- Phase 3: The time between you being diagnosed as having cancer and completing all your investigations and tests and the start of your treatment.
These are known as ‘pathway times’. Pathway times are not legally binding. In other words, you will not have a right/be entitled to have your medical investigations completed within the pathway time for your diagnosis, but every effort will be made to meet these deadlines and avoid unnecessary non-medical delays.
For some people, there may be medical reasons why the pathway should be longer or shorter than the times specified for the patient pathway concerned. One reason may be that you have another medical condition that must be investigated, stabilised or treated before any investigations and treatment for cancer can be carried out. Patients themselves occasionally wish to postpone an investigation or treatment.
The pathway coordinator will be responsible for your follow-up
All health trusts/hospitals that investigate and treat cancer patients have their own pathway coordinators. Pathway coordinators are responsible for arranging your appointments and acting as your contact person.
Pathway coordinators are responsible for ensuring continuity throughout the patient pathway. This means that medical investigations, treatment and follow-up will take place without any unnecessary non-medically justified waiting.
Who can answer questions about what?
You can contact the pathway coordinator if you have any practical questions about your investigations, appointments, etc. The pathway coordinator will often be a nurse, but they may also have a different professional background.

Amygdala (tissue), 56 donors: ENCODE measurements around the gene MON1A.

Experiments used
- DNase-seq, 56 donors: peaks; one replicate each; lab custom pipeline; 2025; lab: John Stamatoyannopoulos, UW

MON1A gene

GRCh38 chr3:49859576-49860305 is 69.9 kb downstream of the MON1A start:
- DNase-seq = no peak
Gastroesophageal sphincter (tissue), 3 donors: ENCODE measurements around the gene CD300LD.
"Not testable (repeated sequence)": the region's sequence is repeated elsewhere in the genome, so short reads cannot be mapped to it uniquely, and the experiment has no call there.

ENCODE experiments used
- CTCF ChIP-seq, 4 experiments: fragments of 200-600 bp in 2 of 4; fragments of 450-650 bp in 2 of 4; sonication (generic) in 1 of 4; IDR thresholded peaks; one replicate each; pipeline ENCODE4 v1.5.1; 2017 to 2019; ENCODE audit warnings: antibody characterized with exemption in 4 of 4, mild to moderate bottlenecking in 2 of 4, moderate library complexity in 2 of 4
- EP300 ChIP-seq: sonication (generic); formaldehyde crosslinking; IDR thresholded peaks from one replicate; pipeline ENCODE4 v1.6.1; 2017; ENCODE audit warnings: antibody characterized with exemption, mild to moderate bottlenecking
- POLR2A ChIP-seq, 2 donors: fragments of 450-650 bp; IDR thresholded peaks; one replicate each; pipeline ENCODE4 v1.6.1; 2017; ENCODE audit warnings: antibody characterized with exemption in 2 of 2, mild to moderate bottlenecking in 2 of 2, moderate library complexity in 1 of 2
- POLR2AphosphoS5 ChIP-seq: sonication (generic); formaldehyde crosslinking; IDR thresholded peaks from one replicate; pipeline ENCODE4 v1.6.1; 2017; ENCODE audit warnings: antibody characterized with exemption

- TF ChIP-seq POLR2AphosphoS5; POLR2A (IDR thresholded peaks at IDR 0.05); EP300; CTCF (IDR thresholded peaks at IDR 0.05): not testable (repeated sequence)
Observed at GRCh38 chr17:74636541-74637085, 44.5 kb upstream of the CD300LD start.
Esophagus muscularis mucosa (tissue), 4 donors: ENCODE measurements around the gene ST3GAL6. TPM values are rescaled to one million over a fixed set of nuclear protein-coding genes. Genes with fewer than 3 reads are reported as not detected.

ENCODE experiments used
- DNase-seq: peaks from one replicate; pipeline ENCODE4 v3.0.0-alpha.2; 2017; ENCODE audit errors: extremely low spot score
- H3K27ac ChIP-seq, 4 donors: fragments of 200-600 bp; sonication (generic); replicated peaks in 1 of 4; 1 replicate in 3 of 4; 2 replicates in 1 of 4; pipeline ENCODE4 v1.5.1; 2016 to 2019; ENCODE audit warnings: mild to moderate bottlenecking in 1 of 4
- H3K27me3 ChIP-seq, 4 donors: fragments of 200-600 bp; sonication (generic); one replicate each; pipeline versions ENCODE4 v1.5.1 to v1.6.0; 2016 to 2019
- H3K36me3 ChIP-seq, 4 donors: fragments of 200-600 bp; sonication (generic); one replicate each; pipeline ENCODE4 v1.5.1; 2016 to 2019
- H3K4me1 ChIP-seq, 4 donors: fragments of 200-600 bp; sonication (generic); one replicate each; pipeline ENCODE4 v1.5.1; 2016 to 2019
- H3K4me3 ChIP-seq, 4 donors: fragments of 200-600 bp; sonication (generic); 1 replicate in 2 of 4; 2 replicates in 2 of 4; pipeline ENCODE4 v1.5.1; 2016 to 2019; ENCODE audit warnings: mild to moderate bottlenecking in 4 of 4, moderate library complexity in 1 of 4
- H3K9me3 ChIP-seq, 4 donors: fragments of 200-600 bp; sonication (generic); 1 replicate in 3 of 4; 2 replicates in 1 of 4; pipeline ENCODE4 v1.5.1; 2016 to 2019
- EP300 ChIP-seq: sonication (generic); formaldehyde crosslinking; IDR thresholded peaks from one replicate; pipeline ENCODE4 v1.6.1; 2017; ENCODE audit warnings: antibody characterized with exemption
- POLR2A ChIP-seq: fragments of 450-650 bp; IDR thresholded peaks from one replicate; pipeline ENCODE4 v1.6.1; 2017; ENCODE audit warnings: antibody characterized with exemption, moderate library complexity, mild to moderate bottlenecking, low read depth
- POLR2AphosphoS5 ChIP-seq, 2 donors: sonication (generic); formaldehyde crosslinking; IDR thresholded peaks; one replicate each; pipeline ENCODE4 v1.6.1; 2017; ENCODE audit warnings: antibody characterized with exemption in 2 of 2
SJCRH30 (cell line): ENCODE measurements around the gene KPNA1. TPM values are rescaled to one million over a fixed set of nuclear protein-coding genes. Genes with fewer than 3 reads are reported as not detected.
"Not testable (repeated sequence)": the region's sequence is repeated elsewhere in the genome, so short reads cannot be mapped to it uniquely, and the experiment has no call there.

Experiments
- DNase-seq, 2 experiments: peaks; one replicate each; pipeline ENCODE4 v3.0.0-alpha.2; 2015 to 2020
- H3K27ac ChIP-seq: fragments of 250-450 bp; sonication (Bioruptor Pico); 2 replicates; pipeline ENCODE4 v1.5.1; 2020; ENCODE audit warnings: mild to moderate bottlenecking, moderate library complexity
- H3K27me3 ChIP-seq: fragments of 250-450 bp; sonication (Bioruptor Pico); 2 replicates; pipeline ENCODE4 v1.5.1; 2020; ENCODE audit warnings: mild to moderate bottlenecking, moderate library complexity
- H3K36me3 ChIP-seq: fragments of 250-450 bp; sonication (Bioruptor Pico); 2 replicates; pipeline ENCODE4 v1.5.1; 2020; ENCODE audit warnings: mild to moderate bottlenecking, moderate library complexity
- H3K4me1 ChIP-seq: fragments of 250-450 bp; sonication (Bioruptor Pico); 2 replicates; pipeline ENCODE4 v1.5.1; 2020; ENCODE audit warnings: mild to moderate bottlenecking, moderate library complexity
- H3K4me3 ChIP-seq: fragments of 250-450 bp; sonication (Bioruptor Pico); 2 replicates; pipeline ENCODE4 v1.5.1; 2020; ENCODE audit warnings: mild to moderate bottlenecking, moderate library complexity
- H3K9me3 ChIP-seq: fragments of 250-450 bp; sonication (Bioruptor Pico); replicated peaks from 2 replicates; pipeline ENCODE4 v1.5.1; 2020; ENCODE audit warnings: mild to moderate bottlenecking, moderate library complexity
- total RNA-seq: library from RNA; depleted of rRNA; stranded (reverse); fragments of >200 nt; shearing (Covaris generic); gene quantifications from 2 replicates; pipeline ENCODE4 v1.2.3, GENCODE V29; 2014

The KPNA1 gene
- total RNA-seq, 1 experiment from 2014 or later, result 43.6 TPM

The doctor who refers you to the cancer pathway will explain what the patient pathway is and what you can expect. If you have any questions about the cancer patient pathway, you can contact your doctor, the pathway coordinator or a doctor in the specialist health service.
It will always be the doctor who answers medical questions.
What forms of cancer are there patient pathways for?
Patient pathways have been developed for 28 different types of cancer. In the list below, you will find links to the Directorate of Health's brochures with patient information concerning medical investigations in patient pathways. These brochures can be downloaded as a PDF version and are available in Bokmål and English. Some are also available in Sámi.
- Bile duct cancer
- Bladder cancer
- Bone cancer (sarcoma)
- Bone marrow cancer (myelomatosis)
- Brain tumour
- Breast cancer
- Cancer in children
- Cervical cancer
- Colon and rectal cancer
- Esophageal and stomach cancer
- Head and neck cancer
- Kidney cancer
- Leukaemia, acute
- Leukaemia, chronic lymphatic (CLL)
- Liver cancer
- Lung cancer
- Metastases (spreading) with an unknown origin
- Neuroendocrine tumours
- Ovarian cancer
- Pancreatic cancer
- Penile cancer
- Prostate cancer
- Testicular cancer
- Thyroid cancer
- Uterine cancer
- Nonspecific symptoms that may be cancerous (diagnostic patient pathway)